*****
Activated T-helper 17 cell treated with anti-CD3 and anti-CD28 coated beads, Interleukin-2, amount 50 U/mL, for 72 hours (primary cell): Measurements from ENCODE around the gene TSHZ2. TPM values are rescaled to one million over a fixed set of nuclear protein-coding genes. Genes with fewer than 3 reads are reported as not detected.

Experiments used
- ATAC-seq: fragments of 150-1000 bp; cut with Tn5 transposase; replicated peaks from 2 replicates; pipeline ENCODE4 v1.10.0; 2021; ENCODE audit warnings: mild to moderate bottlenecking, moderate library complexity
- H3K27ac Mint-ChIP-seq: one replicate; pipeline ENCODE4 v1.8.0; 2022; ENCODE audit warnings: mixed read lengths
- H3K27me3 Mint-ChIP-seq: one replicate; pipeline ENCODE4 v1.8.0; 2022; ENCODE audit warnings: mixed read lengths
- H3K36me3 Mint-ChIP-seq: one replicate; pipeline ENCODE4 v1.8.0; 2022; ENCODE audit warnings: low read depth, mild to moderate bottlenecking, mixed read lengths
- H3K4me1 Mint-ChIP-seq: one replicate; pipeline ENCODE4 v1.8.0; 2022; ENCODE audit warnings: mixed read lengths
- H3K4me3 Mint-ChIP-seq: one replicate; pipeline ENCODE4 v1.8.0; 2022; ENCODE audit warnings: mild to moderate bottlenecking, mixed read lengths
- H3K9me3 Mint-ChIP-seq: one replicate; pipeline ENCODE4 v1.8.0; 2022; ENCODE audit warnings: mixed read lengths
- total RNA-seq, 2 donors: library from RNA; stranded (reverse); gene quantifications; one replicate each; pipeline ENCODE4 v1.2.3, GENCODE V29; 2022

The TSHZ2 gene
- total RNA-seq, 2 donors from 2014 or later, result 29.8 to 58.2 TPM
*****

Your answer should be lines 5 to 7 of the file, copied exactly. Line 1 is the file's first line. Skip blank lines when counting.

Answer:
- H3K27me3 Mint-ChIP-seq: one replicate; pipeline ENCODE4 v1.8.0; 2022; ENCODE audit warnings: mixed read lengths
- H3K36me3 Mint-ChIP-seq: one replicate; pipeline ENCODE4 v1.8.0; 2022; ENCODE audit warnings: low read depth, mild to moderate bottlenecking, mixed read lengths
- H3K4me1 Mint-ChIP-seq: one replicate; pipeline ENCODE4 v1.8.0; 2022; ENCODE audit warnings: mixed read lengths